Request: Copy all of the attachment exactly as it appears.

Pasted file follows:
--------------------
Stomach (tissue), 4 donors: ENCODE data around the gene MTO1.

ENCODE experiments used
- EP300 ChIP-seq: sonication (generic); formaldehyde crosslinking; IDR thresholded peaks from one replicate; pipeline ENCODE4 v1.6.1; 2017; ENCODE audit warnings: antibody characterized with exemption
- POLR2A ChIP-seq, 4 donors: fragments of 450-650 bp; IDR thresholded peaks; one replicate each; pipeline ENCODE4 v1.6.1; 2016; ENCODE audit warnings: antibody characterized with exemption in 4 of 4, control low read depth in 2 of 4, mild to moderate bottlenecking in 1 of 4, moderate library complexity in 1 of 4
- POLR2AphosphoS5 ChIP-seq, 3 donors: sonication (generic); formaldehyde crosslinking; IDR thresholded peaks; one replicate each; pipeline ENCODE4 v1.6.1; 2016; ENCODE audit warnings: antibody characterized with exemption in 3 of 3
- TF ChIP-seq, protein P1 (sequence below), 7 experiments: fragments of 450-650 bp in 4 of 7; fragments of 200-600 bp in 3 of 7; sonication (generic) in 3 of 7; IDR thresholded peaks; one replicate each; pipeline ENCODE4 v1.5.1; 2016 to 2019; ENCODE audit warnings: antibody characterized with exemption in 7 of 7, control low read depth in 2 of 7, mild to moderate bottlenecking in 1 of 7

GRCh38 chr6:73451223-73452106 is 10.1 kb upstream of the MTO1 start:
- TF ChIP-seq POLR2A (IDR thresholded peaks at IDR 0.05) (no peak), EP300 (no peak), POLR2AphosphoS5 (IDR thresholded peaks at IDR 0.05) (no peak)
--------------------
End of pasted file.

Stomach (tissue), 4 donors: ENCODE data around the gene MTO1.

ENCODE experiments used
- EP300 ChIP-seq: sonication (generic); formaldehyde crosslinking; IDR thresholded peaks from one replicate; pipeline ENCODE4 v1.6.1; 2017; ENCODE audit warnings: antibody characterized with exemption
- POLR2A ChIP-seq, 4 donors: fragments of 450-650 bp; IDR thresholded peaks; one replicate each; pipeline ENCODE4 v1.6.1; 2016; ENCODE audit warnings: antibody characterized with exemption in 4 of 4, control low read depth in 2 of 4, mild to moderate bottlenecking in 1 of 4, moderate library complexity in 1 of 4
- POLR2AphosphoS5 ChIP-seq, 3 donors: sonication (generic); formaldehyde crosslinking; IDR thresholded peaks; one replicate each; pipeline ENCODE4 v1.6.1; 2016; ENCODE audit warnings: antibody characterized with exemption in 3 of 3
- TF ChIP-seq, protein P1 (sequence below), 7 experiments: fragments of 450-650 bp in 4 of 7; fragments of 200-600 bp in 3 of 7; sonication (generic) in 3 of 7; IDR thresholded peaks; one replicate each; pipeline ENCODE4 v1.5.1; 2016 to 2019; ENCODE audit warnings: antibody characterized with exemption in 7 of 7, control low read depth in 2 of 7, mild to moderate bottlenecking in 1 of 7

GRCh38 chr6:73451223-73452106 is 10.1 kb upstream of the MTO1 start:
- TF ChIP-seq POLR2A (IDR thresholded peaks at IDR 0.05) (no peak), EP300 (no peak), POLR2AphosphoS5 (IDR thresholded peaks at IDR 0.05) (no peak)